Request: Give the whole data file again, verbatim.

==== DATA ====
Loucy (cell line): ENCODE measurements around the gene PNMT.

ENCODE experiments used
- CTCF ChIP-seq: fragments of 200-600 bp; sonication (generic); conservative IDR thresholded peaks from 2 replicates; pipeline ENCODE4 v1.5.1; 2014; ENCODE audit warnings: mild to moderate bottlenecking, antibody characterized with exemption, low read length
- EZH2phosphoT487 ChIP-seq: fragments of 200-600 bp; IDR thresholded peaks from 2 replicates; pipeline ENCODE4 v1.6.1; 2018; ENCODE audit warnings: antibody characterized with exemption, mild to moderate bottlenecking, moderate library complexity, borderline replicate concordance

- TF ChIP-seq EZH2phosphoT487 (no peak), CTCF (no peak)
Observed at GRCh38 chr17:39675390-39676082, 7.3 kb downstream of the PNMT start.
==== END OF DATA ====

Loucy (cell line): ENCODE measurements around the gene PNMT.

ENCODE experiments used
- CTCF ChIP-seq: fragments of 200-600 bp; sonication (generic); conservative IDR thresholded peaks from 2 replicates; pipeline ENCODE4 v1.5.1; 2014; ENCODE audit warnings: mild to moderate bottlenecking, antibody characterized with exemption, low read length
- EZH2phosphoT487 ChIP-seq: fragments of 200-600 bp; IDR thresholded peaks from 2 replicates; pipeline ENCODE4 v1.6.1; 2018; ENCODE audit warnings: antibody characterized with exemption, mild to moderate bottlenecking, moderate library complexity, borderline replicate concordance

- TF ChIP-seq EZH2phosphoT487 (no peak), CTCF (no peak)
Observed at GRCh38 chr17:39675390-39676082, 7.3 kb downstream of the PNMT start.